Today at The Federalist, I wrote about the North Carolina redistricting case, Cooper v. Harris, and the Supreme Court’s flip-flopping on race-based gerrymandering.
Donald Trump has made a habit of whining on Twitter about how unfairly he gets treated. It’s an unattractive character trait, especially from someone who just won the Presidency. But one recent tweet should be cause for reflection about a larger trend in political rhetoric.
This is the single greatest witch hunt of a politician in American history!
— Donald J. Trump (@realDonaldTrump) May 18, 2017
We’ve been comparing political investigations to witch hunts for decades, if not centuries. The most famous example of this is the Army-McCarthy hearings, in which Senator McCarthy searched in vain for communists within the federal government, including in the U.S. Army. Now, faced with an investigation into his own alleged Russian connections, Trump invokes the same tired analogy, which has by now become a cliche.
The problem commentators have pointed out is that other “witch hunts” have been conducted with less evidence of wrongdoing. But that misses the larger point: none of these are actual witch hunts. I don’t mean that just in the literal sense since that’s obviously true–no one has alleged the practice of witchcraft in the Trump campaign. That’s fine, it is the nature of analogy to compare things that are not perfectly alike.
No, the bigger issue is that all of these comparisons miss the point. The problem with witch hunts is that witches don’t exist.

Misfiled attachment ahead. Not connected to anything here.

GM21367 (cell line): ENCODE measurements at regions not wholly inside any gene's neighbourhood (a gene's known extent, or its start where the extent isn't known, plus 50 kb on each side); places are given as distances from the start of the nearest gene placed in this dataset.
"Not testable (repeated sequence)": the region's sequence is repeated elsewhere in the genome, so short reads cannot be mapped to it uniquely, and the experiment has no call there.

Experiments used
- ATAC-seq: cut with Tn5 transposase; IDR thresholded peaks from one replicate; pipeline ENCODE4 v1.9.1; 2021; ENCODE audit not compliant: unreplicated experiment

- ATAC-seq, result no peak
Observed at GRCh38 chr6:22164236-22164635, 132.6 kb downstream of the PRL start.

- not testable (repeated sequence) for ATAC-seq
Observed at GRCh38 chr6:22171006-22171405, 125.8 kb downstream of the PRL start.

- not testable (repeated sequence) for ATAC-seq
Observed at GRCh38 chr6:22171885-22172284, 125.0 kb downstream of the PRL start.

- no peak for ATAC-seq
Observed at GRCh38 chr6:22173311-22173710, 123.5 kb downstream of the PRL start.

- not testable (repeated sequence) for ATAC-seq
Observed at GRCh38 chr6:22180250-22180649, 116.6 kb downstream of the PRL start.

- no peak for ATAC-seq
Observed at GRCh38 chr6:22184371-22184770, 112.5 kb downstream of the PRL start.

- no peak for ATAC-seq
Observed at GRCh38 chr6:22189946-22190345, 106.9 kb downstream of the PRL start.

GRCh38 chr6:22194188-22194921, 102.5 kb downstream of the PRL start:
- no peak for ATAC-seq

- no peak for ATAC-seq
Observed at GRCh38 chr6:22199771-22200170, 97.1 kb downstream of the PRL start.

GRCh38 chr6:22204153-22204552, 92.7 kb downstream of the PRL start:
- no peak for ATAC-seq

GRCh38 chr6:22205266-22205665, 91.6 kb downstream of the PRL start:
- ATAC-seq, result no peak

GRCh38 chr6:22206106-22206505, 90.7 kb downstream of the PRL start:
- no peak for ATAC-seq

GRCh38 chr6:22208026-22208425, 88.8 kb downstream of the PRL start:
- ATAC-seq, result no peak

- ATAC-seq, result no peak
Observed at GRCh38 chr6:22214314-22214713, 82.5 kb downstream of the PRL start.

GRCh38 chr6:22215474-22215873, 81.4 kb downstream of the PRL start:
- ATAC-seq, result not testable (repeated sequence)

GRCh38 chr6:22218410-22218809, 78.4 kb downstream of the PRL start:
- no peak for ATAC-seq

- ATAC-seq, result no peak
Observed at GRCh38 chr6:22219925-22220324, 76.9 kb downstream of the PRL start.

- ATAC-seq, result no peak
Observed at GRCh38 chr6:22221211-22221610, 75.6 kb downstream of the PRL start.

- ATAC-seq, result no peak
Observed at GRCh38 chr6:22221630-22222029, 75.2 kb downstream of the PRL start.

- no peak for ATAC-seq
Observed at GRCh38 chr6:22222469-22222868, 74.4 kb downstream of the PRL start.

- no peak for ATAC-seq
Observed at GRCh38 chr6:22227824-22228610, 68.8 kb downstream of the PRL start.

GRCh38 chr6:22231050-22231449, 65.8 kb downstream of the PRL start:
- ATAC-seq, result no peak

No matter the motivation of the Salem Witch Trials, the outcome was bound to be unjust because the people were accused of committing a crime that does not exist. Witchcraft is fake. Contrast that with the McCarthy hearings, and you see the problem.
Some of the people McCarthy accused were innocent, but communist spies did exist. They existed in America. They existed in the American government, as more capable investigators like Richard Nixon proved. McCarthy’s investigation was overzealous and often lacking in evidence, but the crime he alleged was one that was actually being committed.
Trump’s Russia ties will likely prove illusory, but it is not unreasonable to believe that some of the people around him have improper relationships with the Putin regime. But even if the dirtiest characters in the administration are absolved of wrongdoing, calling this a witch hunt remains a poor analogy. Unlike in Salem in 1692, Michael Flynn and others are accused of a crime that is capable of being committed. A witch hunt, it isn’t
Also today at The Federalist: why Democrats are still mad that Trump fired the man they all hate.
I wrote about Jeff Sessions’s old-school approach to drug crime and the problems it entails. Check it out at The Federalist.
Today at The Federalist, I argue that the American Revolution was a good thing. Strange that it even needs to be said, but apparently it does.
Today at The Federalist, read my review of the new book, Shattered, the story of the 2016 Clinton campaign.
Sanctuary cities are bad policy, but the executive order against them was unconstitutional. I wrote about it today The Federalist.